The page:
This book reflects the world I wish I could live in all the time – the pensive, calm, centered, connected place I think we all hunger for, though we often cannot name that restless feeling, that inability to focus, to stop flitting from this to that. A world in which we can just be! For heaven’s sake, the incessant need to do this and that can drive you crazy, really. Take this vitamin, see this specialist, “You don’t have a hematologist? Well, here’s a referral.” I realize the next day that yes, in fact, I do have one – my oncologist is also a hematologist! Whew! I can avoid filling out another long medical history intake form, and maybe write a few words on my book or my blog instead. To slide back into the fluffy, cozy covers of the inner experience – writing, shelling, meditating – it’s all the same: a welcome escape from medical appointments that drain me, suck my time, my life, my writing life. Reaching for my iPhone, Words with Friends and Scramble an easy diversion from the fluorescent, windowless, sterile rooms of answer-seeking, blood draws, IV’s, plastic orange urine collecting containers, saliva-soaked cotton rolls stored in the freezer until I can find a UPS site nearby so I can send them off to some lab in the mountains whose results will offer me new data, a new treatment plan, new hope of returning to a life of normalcy, now 22 years in my past.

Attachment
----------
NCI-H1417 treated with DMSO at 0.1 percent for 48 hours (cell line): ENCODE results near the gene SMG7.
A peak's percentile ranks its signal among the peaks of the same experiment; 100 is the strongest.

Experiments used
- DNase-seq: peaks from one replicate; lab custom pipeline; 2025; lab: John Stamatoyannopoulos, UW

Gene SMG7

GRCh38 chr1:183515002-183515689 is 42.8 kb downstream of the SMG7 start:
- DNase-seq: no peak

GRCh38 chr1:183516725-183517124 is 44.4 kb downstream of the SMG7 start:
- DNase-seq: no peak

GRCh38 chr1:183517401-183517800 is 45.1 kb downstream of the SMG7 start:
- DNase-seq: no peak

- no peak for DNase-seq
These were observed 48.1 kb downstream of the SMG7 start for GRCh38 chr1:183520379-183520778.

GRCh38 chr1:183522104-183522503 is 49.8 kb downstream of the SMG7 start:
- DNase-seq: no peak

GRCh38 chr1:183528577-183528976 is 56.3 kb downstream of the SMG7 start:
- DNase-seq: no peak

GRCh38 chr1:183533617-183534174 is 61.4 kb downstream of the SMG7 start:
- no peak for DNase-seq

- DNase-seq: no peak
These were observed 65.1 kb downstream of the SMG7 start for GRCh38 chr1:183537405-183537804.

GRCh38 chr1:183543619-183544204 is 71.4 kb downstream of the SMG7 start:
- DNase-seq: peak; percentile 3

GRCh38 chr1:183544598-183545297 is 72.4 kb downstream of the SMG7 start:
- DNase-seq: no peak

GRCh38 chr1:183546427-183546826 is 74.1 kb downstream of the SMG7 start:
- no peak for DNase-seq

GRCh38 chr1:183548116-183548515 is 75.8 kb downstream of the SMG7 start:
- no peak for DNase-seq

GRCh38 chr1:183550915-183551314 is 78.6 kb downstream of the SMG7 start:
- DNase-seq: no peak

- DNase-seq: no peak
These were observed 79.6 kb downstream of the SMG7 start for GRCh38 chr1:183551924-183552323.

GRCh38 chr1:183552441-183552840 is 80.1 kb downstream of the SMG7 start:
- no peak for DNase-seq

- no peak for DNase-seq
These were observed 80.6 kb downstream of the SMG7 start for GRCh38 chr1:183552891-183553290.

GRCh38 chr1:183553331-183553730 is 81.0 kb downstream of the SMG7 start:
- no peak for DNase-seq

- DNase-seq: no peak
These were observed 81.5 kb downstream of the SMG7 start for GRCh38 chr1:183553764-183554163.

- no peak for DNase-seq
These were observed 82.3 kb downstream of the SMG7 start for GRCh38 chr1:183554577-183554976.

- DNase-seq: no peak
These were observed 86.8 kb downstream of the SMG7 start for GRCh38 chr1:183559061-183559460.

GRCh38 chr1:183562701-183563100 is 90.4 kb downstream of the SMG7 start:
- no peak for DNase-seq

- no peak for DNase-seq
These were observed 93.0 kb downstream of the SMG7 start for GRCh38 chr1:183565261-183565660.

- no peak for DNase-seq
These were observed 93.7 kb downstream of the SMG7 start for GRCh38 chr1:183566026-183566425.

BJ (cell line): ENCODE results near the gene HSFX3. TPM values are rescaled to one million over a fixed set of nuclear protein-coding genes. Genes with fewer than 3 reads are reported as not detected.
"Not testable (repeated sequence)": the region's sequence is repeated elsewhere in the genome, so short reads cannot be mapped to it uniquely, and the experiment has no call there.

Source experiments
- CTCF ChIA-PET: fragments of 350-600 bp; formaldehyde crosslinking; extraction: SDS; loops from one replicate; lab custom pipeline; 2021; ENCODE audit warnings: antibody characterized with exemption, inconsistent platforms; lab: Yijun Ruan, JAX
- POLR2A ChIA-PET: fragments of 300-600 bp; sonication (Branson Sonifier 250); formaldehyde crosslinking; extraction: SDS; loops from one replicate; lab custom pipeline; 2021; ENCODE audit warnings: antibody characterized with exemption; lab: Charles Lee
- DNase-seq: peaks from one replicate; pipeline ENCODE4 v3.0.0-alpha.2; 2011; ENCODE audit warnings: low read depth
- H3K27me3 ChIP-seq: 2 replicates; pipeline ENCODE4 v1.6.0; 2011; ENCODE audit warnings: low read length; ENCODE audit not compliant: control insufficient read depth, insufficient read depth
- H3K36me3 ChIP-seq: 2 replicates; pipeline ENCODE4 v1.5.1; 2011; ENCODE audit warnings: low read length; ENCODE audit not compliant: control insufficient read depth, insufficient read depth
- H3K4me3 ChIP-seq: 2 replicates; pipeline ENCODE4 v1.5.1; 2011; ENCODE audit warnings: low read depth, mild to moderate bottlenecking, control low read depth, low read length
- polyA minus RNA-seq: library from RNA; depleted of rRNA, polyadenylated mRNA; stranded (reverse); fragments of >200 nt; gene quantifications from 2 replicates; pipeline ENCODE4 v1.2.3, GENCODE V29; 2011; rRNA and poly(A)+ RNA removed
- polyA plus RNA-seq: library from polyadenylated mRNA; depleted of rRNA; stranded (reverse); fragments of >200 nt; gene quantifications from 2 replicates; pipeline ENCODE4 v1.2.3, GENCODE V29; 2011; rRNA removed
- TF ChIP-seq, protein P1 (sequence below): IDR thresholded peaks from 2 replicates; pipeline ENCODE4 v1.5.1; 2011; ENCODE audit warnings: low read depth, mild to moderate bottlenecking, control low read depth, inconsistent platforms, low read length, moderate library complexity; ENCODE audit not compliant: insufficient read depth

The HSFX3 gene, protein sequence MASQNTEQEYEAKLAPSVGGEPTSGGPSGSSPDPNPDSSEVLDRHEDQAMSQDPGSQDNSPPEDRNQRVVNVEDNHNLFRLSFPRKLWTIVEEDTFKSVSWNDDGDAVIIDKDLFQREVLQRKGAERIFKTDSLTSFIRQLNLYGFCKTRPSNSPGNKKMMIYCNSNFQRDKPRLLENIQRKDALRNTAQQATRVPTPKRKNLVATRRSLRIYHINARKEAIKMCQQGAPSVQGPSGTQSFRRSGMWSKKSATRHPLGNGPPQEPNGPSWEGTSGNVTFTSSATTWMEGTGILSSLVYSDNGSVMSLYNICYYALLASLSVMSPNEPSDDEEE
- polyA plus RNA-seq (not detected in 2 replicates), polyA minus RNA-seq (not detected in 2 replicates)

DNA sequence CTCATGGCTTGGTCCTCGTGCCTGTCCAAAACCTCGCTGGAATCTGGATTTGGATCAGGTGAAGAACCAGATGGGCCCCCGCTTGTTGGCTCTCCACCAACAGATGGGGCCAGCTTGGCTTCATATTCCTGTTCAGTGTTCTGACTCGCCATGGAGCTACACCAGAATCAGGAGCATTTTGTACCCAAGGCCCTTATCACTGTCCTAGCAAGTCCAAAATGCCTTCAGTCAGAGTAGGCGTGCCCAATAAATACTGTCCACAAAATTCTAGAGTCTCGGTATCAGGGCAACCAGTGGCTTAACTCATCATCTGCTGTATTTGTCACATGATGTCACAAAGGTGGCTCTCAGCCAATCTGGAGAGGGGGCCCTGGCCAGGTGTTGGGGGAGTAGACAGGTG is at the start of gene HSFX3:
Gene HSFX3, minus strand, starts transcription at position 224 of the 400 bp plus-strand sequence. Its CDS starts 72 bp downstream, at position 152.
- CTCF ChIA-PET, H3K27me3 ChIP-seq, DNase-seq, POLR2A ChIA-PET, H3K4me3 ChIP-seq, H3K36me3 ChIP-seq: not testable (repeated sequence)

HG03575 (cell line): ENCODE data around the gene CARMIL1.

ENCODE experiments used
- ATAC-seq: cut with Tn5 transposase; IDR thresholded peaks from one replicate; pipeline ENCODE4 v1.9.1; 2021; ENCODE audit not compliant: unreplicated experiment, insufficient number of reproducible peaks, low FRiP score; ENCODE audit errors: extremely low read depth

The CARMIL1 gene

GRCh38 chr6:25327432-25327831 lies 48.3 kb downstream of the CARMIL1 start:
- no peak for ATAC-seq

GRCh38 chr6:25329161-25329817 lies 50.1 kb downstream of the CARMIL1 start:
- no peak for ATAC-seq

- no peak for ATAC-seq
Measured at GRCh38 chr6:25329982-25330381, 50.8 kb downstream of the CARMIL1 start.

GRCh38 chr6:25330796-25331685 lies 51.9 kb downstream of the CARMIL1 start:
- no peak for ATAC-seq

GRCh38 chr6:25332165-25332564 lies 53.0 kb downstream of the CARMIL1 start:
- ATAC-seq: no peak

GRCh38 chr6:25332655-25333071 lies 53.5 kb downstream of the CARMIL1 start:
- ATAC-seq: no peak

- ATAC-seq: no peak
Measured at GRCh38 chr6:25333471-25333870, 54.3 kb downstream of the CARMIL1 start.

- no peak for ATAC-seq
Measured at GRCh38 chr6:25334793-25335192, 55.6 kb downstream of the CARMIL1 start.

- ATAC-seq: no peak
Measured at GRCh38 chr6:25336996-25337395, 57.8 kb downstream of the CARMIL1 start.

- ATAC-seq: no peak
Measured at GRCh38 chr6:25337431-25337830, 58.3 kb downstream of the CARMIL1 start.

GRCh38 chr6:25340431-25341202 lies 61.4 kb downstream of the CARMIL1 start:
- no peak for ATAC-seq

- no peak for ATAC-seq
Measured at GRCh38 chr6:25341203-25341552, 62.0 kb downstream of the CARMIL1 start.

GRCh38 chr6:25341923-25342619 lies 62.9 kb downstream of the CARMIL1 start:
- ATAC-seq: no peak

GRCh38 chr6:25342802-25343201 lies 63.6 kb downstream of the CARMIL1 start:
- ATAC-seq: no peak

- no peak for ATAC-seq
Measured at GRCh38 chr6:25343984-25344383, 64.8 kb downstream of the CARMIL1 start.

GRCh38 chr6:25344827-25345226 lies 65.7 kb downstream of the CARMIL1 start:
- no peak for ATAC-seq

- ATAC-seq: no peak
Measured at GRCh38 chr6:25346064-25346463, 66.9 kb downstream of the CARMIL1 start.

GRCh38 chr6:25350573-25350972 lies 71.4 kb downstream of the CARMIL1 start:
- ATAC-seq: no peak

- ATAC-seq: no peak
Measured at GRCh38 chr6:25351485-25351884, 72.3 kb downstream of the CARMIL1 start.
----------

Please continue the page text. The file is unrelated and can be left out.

Or maybe I should just finish this book.

It’s the night…

It’s the night before the PET scan that will reveal whether the 9.4 mm “lesion” on my brain is anything to worry about or not. Obviously I’m glad to have some answer as to why I’ve had such increasingly frequent and debilitating headaches, especially during the past 6 weeks, complete with nausea and pretty much housebound more days than not. I’m hoping for the benign tumor possibility. Or even the post-stroke inflammation/healing chance. Or maybe even a brain abscess? But my docs seem to be worried about metastasis from the breast cancer I had in 2008, almost 4 years ago. Or a new primary tumor. I think I’d prefer the new primary? It’s kinda confusing and surreal actually. I know I do not relish thinking about the PET scan showing multiple metastases in other parts of my body. So I’m not going there. Not yet. No, though it’s 3:30 am, I DO plan to go to sleep soon, asking my angels to guard over me and my loved ones through the next 24 hours. We should know more by then.

Interestingly, during the 48 hours after the MRI results were explained to me by my endocrinologist, then my oncologist, I shed a few tears (and a few expletives!), but after an hour, I became very calm actually. Peaceful even. Somehow, I just know it’s all going to be okay. However it turns out.